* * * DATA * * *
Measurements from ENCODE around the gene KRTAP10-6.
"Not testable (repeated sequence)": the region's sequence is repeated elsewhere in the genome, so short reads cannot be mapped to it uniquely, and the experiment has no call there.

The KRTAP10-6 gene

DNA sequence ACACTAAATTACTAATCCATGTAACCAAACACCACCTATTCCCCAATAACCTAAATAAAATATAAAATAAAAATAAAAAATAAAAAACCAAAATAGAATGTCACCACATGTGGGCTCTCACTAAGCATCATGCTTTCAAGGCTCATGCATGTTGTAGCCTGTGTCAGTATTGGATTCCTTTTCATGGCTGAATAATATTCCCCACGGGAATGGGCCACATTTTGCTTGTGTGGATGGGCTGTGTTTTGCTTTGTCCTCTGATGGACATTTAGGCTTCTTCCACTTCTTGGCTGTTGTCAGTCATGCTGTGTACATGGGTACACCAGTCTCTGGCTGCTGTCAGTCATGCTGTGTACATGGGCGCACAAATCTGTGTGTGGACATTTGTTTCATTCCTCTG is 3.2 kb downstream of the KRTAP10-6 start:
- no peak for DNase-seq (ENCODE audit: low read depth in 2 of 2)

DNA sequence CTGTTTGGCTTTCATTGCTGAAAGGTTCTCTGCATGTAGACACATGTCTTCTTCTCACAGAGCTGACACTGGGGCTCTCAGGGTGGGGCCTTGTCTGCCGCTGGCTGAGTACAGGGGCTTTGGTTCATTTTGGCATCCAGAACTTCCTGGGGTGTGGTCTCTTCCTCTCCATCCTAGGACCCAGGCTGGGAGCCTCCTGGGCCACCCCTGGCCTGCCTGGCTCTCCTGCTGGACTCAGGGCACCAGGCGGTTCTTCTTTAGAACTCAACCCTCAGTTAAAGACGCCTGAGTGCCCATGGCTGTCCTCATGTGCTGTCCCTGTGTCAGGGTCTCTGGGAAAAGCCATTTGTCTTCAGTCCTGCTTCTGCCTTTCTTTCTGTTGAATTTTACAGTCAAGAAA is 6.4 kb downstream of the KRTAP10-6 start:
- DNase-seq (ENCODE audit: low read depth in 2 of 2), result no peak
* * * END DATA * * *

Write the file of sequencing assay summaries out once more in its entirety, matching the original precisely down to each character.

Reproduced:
Measurements from ENCODE around the gene KRTAP10-6.
"Not testable (repeated sequence)": the region's sequence is repeated elsewhere in the genome, so short reads cannot be mapped to it uniquely, and the experiment has no call there.

The KRTAP10-6 gene

DNA sequence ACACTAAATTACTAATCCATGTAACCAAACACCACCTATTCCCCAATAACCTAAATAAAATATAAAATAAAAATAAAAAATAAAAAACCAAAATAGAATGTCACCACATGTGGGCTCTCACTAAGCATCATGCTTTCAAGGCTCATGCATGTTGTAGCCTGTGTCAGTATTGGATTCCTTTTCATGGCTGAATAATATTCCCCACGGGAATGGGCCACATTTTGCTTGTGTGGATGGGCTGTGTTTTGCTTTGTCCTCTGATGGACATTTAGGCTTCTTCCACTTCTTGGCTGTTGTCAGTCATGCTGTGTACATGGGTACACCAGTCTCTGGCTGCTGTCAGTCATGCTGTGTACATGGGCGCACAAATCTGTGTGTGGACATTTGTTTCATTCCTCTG is 3.2 kb downstream of the KRTAP10-6 start:
- no peak for DNase-seq (ENCODE audit: low read depth in 2 of 2)

DNA sequence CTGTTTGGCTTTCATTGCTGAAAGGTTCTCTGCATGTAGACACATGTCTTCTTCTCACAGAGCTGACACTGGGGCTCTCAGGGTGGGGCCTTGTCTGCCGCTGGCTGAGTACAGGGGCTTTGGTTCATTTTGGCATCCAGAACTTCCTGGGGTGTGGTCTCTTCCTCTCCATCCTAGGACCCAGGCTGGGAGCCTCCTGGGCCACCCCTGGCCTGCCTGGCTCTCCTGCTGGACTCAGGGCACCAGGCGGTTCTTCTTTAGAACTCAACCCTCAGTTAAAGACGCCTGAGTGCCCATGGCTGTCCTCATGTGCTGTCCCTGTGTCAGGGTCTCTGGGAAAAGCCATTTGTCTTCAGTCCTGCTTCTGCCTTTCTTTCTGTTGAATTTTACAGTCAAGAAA is 6.4 kb downstream of the KRTAP10-6 start:
- DNase-seq (ENCODE audit: low read depth in 2 of 2), result no peak